Last week Amy Adams, the Minister for Communications and Information Technology, announced that $15 million was still up for grabs for anyone willing to build another high-capacity submarine fibre cable connecting New Zealand to Australia and the US (as the current monopolist incumbent, Southern Cross Cable, does).
I'm fully on board with her comment that "Building a new cable will further increase the resilience of New Zealand’s international telecommunications links and also introduce more competition on the route, as well as providing additional capacity". And maybe us consumers oughtn't look gift horses in the mouth. And governments are in the business of promoting good stuff and dissuading bad stuff all the time, and this is no different.
And yet: I'm a bit in two minds about the desirability of subsidising new entry like this. I suppose where I've got to is that I'd like to understand a bit more of the policy reasoning behind this subsidy.
Perhaps the rationale is the straightforward and uncontroversial one: there are national positive externalities from a new private sector cable project, that justify a taxpayer subsidy to see them realised. And maybe there are: that resilience point, for example, could be one of them. Or maybe we'll get faster UFB uptake (in which case, it has been argued, there could be large national positive spin-offs), if the cost of fibre connection with the rest of the world gets cheaper. Or perhaps it's a low cost way of helping to deal to whatever market power Southern Cross possesses.
The incumbent's view is that "Southern Cross' prices are effectively set by those that prevail on the internationally more competitive US-Australia route". That may be true if you're looking for a quote for US-Australia capacity from Southern Cross, but unless I'm missing something I can't see it competing away their hammerlock on the US-NZ or Australia-NZ legs. Southern Cross also said that "its prices had reduced by an average of 22 per cent year-on-year" over 2000-12. I'll accept that's true, and also that it means very large cumulative reductions: a $1 million dollar invoice in 2000 would have turned into $92,000 in 2012. But it doesn't mean that the price is yet anywhere near a workably competitive cost-based level.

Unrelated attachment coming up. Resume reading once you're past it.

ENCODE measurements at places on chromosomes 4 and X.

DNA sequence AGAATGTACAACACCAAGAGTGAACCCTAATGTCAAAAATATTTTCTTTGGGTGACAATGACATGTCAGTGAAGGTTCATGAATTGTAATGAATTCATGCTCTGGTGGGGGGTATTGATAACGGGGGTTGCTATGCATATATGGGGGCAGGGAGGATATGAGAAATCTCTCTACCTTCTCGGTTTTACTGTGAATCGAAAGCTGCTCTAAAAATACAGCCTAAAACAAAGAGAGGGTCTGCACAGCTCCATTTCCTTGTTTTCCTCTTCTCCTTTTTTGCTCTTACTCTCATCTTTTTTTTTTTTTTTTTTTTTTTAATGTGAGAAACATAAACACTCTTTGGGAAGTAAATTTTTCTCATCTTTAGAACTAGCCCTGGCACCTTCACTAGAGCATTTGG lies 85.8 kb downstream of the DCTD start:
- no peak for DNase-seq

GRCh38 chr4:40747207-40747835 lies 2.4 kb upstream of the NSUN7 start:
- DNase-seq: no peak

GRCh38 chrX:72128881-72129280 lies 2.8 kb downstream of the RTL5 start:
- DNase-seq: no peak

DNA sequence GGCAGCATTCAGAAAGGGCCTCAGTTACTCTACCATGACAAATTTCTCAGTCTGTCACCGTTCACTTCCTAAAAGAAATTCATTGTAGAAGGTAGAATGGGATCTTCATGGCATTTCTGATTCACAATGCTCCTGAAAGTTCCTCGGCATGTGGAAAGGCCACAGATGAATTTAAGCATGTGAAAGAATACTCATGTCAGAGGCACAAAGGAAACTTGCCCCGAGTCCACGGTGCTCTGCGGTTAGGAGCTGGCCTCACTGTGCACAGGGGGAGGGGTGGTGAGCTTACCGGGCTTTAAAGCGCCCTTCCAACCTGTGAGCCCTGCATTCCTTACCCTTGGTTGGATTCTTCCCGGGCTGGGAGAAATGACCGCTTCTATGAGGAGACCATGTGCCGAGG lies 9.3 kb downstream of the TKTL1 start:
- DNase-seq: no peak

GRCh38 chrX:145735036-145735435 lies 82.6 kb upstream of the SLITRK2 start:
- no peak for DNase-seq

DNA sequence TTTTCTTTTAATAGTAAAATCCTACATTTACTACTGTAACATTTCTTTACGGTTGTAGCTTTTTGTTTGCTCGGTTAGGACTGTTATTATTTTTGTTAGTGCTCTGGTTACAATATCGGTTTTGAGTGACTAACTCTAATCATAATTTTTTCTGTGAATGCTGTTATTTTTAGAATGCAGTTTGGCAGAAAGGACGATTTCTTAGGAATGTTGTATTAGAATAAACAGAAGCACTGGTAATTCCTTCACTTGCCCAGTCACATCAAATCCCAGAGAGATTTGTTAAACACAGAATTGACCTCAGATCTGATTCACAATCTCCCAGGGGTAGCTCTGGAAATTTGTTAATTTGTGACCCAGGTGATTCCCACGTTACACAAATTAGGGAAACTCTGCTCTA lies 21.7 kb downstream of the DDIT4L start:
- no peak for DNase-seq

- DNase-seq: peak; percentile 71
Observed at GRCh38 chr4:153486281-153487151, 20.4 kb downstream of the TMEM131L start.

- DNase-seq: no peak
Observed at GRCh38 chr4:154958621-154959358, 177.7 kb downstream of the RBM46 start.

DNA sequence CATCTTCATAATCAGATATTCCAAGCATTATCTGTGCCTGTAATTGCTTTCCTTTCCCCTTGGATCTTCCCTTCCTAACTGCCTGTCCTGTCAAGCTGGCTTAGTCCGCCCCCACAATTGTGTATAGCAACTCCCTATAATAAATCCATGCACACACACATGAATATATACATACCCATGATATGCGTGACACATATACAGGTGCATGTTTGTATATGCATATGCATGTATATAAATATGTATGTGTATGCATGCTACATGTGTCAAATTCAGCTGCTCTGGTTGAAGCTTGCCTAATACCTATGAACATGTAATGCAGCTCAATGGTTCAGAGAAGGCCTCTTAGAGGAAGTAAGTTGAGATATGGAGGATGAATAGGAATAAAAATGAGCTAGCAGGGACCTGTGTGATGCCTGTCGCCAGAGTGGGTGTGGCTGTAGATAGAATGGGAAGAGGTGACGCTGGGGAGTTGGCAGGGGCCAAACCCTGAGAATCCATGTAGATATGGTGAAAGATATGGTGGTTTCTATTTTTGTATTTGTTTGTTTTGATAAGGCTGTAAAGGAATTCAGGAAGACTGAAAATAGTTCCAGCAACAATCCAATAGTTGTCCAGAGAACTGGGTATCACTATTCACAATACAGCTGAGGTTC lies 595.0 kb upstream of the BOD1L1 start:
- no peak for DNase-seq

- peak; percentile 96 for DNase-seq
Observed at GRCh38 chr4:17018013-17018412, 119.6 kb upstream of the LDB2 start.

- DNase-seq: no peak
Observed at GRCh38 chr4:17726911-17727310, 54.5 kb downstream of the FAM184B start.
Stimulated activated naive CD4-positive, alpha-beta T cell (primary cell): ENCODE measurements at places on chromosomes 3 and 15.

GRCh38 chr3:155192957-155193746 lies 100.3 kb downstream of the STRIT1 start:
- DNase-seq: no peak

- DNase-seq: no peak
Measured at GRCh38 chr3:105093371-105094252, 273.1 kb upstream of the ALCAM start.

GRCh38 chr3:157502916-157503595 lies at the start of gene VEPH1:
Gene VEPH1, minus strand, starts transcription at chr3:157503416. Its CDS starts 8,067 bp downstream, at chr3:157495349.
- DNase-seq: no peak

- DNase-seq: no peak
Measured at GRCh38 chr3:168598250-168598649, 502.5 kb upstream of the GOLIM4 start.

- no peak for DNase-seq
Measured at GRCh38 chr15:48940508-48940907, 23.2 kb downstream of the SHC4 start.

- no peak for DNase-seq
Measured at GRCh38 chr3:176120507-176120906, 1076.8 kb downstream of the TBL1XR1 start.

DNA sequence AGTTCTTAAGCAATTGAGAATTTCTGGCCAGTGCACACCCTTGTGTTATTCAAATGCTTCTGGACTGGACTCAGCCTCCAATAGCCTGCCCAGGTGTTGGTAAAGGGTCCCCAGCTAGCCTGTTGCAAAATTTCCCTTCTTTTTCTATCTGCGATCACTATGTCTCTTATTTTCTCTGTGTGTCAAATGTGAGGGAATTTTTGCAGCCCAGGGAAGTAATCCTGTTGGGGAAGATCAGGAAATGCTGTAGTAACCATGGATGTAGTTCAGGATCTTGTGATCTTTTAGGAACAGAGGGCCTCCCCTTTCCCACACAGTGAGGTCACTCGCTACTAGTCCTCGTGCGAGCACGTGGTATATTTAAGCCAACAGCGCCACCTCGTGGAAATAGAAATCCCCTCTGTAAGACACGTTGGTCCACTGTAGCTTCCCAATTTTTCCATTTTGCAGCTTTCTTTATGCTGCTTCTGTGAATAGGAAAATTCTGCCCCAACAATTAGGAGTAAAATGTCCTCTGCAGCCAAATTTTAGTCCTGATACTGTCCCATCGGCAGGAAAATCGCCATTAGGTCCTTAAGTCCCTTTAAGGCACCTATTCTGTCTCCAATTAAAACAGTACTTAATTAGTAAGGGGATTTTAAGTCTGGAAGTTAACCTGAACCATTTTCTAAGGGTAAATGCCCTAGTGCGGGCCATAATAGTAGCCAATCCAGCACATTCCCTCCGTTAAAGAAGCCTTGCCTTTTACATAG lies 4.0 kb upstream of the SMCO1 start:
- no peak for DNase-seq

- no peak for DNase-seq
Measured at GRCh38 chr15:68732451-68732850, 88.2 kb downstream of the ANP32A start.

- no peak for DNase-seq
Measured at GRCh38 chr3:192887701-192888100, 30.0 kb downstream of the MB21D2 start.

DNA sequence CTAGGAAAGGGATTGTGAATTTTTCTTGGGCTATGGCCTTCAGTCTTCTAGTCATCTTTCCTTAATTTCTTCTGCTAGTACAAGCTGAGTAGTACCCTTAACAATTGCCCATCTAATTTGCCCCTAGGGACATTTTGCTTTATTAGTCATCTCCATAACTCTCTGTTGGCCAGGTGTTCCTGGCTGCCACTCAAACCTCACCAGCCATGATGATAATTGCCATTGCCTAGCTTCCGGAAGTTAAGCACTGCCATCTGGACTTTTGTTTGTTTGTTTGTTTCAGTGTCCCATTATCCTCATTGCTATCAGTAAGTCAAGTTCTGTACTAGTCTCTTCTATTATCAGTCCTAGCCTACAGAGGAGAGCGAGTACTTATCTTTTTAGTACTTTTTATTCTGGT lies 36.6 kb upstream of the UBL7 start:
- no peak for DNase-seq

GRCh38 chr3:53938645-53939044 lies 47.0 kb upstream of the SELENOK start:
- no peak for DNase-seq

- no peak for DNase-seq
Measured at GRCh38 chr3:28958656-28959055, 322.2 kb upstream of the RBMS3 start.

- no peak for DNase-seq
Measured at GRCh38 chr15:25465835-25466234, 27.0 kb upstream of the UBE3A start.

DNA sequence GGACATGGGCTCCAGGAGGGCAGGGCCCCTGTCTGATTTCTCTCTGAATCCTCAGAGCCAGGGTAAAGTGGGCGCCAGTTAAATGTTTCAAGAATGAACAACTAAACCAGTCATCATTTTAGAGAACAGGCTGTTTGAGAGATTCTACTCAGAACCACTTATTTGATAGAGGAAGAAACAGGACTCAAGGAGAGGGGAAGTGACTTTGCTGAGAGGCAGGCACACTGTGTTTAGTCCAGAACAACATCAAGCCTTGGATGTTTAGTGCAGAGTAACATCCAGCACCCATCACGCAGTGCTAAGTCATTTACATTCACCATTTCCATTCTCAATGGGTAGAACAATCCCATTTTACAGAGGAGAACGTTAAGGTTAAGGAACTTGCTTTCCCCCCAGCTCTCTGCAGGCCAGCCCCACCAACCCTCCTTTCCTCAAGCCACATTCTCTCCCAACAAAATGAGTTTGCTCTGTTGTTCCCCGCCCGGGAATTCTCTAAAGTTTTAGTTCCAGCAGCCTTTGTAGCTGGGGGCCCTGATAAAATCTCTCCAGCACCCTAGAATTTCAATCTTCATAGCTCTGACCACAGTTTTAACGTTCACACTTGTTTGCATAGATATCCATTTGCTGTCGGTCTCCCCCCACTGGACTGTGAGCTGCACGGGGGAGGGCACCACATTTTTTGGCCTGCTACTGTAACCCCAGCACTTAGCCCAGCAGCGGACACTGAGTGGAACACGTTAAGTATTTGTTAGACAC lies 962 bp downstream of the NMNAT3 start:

If this is a market where timely entry is possible, though, and private companies, attracted by what we have to presume are attractive returns earned by Southern Cross, stand ready to build more cable networks, there's much less of a case for a subsidy. And it seems that there are: Hawaiki Cable seems to be getting traction, even if the earlier Pacific Fibre proposal fell over.
If that's so, then Southern Cross are entitled to their (temporary) high profits as the reward for being the first company to roll out a valued piece of infrastructure: they took the risk, they spent the money, and they're entitled to full whack on it until competition takes it away from them. If that's the case, then I'm not sure they deserve to have their competition subsidised into the game against them.